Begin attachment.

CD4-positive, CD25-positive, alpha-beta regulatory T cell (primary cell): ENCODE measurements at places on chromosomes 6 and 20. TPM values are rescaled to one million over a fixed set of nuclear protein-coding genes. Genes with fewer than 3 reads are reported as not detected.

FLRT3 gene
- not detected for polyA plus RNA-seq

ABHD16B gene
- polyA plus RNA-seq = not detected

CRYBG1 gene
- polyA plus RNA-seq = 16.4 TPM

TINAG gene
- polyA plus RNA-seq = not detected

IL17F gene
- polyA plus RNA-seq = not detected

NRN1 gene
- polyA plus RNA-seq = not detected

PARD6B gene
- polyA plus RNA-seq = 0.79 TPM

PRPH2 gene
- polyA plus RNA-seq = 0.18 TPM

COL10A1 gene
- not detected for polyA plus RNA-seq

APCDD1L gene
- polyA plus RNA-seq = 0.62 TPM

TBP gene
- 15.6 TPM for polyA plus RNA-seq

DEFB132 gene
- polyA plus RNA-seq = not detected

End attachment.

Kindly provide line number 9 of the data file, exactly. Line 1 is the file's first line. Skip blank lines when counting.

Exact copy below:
- polyA plus RNA-seq = not detected